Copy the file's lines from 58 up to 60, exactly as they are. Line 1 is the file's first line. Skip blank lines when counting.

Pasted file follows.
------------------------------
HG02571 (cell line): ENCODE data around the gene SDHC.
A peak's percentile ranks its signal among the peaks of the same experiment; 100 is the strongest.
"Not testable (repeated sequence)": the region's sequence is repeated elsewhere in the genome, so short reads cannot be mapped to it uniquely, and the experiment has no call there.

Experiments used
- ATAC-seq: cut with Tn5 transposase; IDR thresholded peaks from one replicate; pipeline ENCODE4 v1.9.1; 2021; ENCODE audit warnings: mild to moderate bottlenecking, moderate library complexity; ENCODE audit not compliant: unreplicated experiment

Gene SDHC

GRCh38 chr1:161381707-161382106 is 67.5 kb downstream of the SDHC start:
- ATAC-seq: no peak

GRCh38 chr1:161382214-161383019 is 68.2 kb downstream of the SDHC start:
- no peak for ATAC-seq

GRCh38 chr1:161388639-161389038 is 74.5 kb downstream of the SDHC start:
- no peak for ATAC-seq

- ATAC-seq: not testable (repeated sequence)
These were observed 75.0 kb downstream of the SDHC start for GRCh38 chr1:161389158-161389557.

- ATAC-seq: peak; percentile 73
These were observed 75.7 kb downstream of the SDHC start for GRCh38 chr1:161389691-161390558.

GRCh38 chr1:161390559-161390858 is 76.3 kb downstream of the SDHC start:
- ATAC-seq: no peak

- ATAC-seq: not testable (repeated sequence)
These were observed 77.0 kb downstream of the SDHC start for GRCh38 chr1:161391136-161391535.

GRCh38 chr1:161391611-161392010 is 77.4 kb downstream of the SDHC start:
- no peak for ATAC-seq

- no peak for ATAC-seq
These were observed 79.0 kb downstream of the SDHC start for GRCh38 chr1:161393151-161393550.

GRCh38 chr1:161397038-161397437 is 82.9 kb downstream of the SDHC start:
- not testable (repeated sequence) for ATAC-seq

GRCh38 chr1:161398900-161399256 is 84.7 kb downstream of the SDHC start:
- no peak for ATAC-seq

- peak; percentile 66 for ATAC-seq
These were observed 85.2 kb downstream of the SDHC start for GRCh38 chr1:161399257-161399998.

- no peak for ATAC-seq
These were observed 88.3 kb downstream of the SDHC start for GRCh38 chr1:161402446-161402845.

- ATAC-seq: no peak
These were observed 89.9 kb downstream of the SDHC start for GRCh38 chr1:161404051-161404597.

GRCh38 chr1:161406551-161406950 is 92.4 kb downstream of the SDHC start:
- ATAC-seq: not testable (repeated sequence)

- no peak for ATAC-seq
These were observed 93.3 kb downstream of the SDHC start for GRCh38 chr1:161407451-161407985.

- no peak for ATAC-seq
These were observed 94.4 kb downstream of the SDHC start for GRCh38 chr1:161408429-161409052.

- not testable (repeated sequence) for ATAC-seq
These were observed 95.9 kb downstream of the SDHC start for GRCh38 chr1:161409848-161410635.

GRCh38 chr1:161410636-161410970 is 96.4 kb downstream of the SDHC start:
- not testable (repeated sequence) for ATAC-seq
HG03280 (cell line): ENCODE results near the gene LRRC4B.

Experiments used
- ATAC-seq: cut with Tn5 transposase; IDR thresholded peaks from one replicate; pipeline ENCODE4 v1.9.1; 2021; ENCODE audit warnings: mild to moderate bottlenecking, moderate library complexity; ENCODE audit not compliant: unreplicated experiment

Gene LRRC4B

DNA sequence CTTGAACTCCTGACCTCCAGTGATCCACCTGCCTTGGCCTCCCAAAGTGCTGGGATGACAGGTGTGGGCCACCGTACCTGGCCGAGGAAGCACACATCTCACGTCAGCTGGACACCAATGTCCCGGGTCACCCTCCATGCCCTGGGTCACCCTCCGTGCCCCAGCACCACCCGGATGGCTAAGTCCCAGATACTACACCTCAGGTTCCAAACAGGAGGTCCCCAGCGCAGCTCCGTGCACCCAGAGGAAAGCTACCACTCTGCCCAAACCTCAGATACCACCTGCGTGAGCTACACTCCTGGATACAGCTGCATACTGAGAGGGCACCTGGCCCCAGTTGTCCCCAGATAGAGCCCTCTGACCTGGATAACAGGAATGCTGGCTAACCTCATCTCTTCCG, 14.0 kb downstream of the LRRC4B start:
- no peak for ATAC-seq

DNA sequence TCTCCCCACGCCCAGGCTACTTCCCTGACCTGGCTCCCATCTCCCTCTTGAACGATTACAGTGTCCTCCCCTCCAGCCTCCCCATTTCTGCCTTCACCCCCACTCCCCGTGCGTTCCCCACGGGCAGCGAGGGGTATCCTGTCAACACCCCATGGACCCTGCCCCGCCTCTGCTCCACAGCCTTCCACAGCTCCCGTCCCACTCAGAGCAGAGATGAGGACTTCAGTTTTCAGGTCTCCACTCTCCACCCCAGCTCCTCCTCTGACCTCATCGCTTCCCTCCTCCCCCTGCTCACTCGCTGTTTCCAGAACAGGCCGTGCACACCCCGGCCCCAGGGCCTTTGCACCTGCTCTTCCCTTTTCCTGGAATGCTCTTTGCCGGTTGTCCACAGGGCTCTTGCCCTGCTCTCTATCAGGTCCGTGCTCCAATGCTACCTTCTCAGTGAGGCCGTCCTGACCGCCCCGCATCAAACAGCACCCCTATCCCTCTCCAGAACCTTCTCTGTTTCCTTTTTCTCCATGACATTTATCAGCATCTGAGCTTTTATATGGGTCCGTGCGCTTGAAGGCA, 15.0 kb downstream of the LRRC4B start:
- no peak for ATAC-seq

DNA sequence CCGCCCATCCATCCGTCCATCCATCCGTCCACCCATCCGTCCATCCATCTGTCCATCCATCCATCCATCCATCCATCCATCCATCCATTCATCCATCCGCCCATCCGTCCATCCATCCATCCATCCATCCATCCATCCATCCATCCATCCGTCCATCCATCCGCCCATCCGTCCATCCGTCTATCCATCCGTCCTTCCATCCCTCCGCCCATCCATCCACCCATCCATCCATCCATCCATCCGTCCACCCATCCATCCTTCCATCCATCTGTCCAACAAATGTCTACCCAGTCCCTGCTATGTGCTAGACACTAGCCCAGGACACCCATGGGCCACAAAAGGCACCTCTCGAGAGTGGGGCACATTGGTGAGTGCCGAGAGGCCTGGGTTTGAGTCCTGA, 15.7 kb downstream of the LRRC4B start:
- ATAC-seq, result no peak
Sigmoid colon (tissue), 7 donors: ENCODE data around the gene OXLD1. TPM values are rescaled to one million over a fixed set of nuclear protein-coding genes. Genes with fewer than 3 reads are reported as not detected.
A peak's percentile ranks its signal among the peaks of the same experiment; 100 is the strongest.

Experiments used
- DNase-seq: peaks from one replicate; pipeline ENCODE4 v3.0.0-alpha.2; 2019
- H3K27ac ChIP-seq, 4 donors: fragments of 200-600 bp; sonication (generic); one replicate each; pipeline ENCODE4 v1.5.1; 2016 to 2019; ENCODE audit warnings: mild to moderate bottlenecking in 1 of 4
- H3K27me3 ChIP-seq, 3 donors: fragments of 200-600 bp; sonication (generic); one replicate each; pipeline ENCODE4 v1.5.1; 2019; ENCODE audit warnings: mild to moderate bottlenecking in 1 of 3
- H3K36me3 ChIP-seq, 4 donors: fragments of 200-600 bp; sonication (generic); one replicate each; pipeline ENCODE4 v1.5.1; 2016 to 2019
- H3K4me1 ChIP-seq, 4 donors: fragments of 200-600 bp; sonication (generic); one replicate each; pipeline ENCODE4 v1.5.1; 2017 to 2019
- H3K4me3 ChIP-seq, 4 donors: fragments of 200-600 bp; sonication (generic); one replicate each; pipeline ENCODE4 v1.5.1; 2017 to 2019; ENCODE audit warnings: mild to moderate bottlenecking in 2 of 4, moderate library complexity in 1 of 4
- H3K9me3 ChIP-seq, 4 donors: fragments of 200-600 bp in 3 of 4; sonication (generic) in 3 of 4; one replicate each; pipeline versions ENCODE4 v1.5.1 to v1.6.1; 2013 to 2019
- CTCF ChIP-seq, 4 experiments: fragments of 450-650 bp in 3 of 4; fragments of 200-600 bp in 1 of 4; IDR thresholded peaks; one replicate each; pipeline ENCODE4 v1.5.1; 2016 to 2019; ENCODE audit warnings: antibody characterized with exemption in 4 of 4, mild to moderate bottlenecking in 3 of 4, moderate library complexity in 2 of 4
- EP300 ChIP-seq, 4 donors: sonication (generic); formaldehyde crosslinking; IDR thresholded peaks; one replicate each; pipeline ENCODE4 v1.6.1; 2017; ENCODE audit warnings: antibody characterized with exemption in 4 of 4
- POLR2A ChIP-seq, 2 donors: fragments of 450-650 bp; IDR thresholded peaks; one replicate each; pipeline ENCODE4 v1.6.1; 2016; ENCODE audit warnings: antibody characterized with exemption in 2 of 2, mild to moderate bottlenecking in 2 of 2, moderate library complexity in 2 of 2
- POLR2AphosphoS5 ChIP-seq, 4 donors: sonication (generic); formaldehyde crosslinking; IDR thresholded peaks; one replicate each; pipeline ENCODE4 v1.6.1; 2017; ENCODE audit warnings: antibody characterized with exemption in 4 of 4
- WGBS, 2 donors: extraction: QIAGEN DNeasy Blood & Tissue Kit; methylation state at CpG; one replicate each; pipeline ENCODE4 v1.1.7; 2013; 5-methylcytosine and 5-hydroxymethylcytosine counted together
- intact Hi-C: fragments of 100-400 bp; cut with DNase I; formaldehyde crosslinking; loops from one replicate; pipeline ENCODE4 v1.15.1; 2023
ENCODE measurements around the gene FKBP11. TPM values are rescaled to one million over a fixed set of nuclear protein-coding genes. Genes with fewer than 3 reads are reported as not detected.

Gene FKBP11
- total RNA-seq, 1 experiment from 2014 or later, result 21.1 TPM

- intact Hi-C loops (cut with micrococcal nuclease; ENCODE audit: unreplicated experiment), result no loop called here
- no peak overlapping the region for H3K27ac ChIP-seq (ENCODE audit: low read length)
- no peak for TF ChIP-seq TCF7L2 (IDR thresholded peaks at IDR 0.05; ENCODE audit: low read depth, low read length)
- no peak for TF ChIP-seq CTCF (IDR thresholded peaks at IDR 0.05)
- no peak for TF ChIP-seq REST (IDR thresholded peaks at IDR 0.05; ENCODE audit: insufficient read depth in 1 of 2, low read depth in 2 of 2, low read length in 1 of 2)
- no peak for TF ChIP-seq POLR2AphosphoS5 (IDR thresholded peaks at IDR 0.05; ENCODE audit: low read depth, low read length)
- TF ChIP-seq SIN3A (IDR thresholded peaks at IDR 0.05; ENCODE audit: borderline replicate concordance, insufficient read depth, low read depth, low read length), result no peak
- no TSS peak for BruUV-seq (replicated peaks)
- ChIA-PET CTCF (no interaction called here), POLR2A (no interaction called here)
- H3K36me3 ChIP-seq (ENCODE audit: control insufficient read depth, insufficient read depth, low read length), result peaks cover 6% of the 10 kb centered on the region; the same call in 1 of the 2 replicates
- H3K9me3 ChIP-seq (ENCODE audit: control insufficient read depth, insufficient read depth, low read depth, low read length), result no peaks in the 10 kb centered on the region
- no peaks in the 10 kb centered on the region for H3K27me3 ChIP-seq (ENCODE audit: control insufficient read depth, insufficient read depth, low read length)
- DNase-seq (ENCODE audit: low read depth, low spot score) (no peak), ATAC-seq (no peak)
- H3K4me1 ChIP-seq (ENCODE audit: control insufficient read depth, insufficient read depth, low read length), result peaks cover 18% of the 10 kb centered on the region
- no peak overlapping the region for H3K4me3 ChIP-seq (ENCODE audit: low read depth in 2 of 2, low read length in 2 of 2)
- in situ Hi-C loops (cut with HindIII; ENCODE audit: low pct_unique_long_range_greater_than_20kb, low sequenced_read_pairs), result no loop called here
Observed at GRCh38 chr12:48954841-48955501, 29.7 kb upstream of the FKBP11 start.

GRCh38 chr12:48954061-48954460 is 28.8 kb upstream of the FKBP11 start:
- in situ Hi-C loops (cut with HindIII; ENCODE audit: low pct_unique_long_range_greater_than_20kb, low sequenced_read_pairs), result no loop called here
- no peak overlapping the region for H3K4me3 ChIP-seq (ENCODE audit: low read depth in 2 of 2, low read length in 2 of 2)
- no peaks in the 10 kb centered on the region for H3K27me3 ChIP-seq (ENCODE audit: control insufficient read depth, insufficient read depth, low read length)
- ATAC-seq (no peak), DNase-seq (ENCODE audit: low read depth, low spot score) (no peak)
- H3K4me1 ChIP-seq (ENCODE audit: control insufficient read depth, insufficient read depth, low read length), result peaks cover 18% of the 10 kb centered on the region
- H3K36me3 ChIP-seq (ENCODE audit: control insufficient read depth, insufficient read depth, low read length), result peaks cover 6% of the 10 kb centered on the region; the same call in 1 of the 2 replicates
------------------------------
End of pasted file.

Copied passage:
- DNase-seq: peaks from one replicate; pipeline ENCODE4 v3.0.0-alpha.2; 2019
- H3K27ac ChIP-seq, 4 donors: fragments of 200-600 bp; sonication (generic); one replicate each; pipeline ENCODE4 v1.5.1; 2016 to 2019; ENCODE audit warnings: mild to moderate bottlenecking in 1 of 4
- H3K27me3 ChIP-seq, 3 donors: fragments of 200-600 bp; sonication (generic); one replicate each; pipeline ENCODE4 v1.5.1; 2019; ENCODE audit warnings: mild to moderate bottlenecking in 1 of 3